Last year the state of Florida saw a spike in the number of new real estate agents. One reason: the hot Miami-Dade market. Spanning July 2015 to February 2016 the Miami Association of Realtors’ (MIAMI) primary, active membership expanded from 37,328 to 41,518.

  • Competition among realtors operating in all price points should increase in Miami this year.
  • MIAMI's membership has surpassed 41,000.
  • Miami-Dade County is one of the more attractive markets for new agents.

Last year the state of Florida saw a spike in the number of new real estate agents. One reason: the hot Miami-Dade market.

Spanning July 2015 to February 2016 the Miami Association of Realtors‘ (MIAMI) primary, active membership expanded from 37,328 to 41,518– a gain of nearly 4,200 members in six months, according to Christopher Zoller, last year’s MIAMI president and broker associate with EVM Realty International.

The association, which is considered the largest local realtor association in the nation, can attribute its growth to the volume of new licensees, along with its expansion to Broward County (Fort Lauderdale) and Palm Beach County.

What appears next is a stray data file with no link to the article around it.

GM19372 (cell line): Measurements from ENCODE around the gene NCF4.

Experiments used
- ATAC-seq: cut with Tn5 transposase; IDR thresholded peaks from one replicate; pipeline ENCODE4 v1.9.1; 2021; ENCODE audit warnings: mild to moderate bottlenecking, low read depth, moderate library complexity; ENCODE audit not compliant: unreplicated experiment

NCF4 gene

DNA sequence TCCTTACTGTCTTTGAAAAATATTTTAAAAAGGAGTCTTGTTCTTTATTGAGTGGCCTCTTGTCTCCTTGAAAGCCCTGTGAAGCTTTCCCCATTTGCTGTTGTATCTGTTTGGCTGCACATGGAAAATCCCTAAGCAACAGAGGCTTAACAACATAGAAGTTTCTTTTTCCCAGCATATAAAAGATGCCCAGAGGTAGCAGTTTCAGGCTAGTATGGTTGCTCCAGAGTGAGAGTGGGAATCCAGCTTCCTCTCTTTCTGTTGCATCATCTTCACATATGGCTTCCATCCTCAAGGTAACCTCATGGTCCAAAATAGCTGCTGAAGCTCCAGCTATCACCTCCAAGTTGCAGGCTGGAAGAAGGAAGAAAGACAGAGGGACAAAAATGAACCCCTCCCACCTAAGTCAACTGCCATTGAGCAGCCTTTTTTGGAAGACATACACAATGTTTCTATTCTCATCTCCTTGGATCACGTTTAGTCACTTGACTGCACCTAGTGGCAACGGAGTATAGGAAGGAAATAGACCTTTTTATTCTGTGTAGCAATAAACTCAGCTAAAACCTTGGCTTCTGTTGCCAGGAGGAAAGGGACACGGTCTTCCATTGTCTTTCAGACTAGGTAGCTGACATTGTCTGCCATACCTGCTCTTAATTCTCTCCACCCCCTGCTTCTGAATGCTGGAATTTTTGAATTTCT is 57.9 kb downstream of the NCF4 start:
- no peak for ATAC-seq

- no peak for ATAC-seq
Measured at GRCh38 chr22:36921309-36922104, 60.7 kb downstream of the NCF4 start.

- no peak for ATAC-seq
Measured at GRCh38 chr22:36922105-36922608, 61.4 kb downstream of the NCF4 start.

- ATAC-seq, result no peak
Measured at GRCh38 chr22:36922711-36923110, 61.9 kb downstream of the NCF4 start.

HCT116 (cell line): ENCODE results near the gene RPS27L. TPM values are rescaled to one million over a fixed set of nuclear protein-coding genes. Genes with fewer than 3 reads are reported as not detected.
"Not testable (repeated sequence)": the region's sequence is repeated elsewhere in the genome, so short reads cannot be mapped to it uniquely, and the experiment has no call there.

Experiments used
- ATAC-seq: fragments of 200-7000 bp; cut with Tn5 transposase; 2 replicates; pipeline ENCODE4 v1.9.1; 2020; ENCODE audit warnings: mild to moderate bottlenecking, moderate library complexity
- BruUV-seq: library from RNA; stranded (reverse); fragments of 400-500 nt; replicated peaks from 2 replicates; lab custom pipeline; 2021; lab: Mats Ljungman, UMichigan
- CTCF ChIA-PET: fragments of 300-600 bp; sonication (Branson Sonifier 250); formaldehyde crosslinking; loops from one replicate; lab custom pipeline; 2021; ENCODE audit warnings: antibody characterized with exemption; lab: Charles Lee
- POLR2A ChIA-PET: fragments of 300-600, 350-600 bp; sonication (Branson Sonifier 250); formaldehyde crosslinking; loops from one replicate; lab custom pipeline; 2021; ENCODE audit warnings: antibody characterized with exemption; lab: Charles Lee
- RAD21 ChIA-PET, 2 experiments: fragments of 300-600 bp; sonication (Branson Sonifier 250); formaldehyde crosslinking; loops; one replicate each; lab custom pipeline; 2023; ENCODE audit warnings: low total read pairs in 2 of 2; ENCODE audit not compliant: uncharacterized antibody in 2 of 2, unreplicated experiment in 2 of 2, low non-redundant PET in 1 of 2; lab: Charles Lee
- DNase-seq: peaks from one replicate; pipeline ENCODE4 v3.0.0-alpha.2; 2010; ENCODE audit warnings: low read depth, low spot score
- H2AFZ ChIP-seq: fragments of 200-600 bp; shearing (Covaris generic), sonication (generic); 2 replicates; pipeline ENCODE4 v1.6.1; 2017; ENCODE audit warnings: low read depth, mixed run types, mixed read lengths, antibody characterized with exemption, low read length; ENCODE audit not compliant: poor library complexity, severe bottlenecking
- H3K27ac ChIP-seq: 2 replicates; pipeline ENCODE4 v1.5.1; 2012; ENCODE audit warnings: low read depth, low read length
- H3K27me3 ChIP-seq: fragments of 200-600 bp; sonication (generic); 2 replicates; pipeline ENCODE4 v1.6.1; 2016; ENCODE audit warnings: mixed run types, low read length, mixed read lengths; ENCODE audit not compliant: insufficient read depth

“Our real estate school (The South Florida School of Real Estate) as well as other schools, are booming,” Zoller said. “Clearly ours is an attractive business for many people.”

Miami continues to offer growth opportunities in most real estate segments, including luxury, foreign national, waterfront and commercial, according to Carlos Gutierrez, MIAMI’s residential president for 2016.

“If you combine those factors with relatively easy entrance into this profession, it remains very attractive for new realtors,” he added.

Aside from new licensees, the association has grown by merging with other groups like the Jupiter-Tequesta-Hobe Sound Association of Realtors. The late summer merger added roughly 1,500 members to MIAMI’s base.

Overall in Miami-Dade County there are 56,624 registered real estate licenses, according to the real estate division of the Florida Department of Business & Professional Regulations.

“Yes, more agents and less inventory create more competition. But more competition creates more professionalism, and that is a very good thing.” Zoller said.

A recent article in the Tampa Bay Times stated that Florida added nearly 29,000 new real estate agents last year, the highest total in nine years.

To obtain a sales associate license in Florida an individual must take a 63-hour pre-license course, pass the state exam and submit an application, along with $89, to the division of real estate.

Email Erik Pisor

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